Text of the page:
A precursor company to Peppermint Properties, started by Wolfson’s grandfather, has owned the building at Windsor and Almon since the 1950s.

Rapid residential and commercial growth in the neighbourhood prompted the owner to begin considering options for the site.

Wolfson saw potential in the large basement, with its high ceiling and many solid, if dated, original construction features.

"It was very rough, but the basics were there to put together a unique development," he said.

He studied some other reconstructions of old buildings elsewhere in Canada and the United States before deciding to proceed with the conversion of this underutilized building into a heritage-style property.

"It’s always been a focal point in the neighbourhood and we wanted to build on that," he said.

Kassner-Goodspeed Architects Ltd. handled design, while Martin Developments Ltd. is the general contractor. DTZ Barnicke is the leasing agent for the ground-floor commercial component.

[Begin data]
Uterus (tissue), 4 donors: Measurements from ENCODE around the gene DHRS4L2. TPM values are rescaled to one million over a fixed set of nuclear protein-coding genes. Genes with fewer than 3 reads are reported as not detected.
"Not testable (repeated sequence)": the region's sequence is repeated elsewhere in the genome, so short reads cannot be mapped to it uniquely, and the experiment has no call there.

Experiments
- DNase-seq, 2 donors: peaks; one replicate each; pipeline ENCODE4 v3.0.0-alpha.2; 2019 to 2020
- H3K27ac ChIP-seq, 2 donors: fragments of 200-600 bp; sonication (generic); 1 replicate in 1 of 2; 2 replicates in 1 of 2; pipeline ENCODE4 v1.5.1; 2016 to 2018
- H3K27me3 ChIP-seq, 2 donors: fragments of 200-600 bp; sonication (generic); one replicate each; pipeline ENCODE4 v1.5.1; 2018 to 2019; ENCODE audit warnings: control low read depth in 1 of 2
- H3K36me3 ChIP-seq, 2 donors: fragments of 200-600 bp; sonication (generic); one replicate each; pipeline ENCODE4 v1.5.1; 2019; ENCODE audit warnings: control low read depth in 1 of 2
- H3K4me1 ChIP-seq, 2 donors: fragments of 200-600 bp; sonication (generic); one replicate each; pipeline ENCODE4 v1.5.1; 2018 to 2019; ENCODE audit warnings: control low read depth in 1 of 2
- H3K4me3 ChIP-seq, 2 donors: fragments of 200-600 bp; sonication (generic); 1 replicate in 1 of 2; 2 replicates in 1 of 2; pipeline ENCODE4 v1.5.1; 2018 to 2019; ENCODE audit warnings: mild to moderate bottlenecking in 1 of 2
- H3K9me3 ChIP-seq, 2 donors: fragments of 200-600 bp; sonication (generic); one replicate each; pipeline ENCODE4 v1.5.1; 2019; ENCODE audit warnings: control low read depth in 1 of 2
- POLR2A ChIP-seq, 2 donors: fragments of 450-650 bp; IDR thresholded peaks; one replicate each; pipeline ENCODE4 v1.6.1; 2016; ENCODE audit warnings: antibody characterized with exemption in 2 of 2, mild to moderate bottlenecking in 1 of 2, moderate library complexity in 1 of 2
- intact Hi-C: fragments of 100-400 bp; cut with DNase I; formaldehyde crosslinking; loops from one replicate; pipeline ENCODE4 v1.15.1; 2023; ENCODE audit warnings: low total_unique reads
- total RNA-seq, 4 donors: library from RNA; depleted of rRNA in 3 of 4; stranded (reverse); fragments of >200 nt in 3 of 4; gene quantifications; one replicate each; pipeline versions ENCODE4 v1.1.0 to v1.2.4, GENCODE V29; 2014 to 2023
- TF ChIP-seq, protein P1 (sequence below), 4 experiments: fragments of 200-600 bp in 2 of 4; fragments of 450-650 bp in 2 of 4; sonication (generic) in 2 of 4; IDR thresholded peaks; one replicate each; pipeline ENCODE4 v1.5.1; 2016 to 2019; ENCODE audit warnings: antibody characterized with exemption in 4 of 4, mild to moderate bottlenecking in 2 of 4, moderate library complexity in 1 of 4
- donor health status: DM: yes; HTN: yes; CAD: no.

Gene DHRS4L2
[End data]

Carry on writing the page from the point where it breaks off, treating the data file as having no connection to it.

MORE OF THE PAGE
Peppermint Properties is managing the Almon Lofts.

Jstaleness
Mar 5, 2010, 4:59 PM
from News957.com

It's been more than two years since it was approved to be built, and today the developer behind the Twisted Sisters development in downtown Halifax says it's still on.

"Actually its one of our most favourite projects that is on our books," says Navid Saberi with United Gulf Developments.

There had been rumours that the land where the Twisted Sisters are destined for, was up for sale.

Saberi says his company has three big projects ongoing, which is delaying the Twisted Sisters project.

And he says he doesn't anticipate anyone offering to take over the project.

"They better have a deep pocket," laughed Saberi. "It's a big project, so the number of the people who can be interested in doing the project is not very many."

He says the plan is to start design drawing in a year and break ground in two years time.

someone123
Mar 5, 2010, 7:46 PM
Good news, but disappointing that it's taking so long for this development to move forward. Part of what is annoying about this is that the site has sat empty for years now, quietly detracting from the downtown.

-Harlington-
Mar 5, 2010, 7:55 PM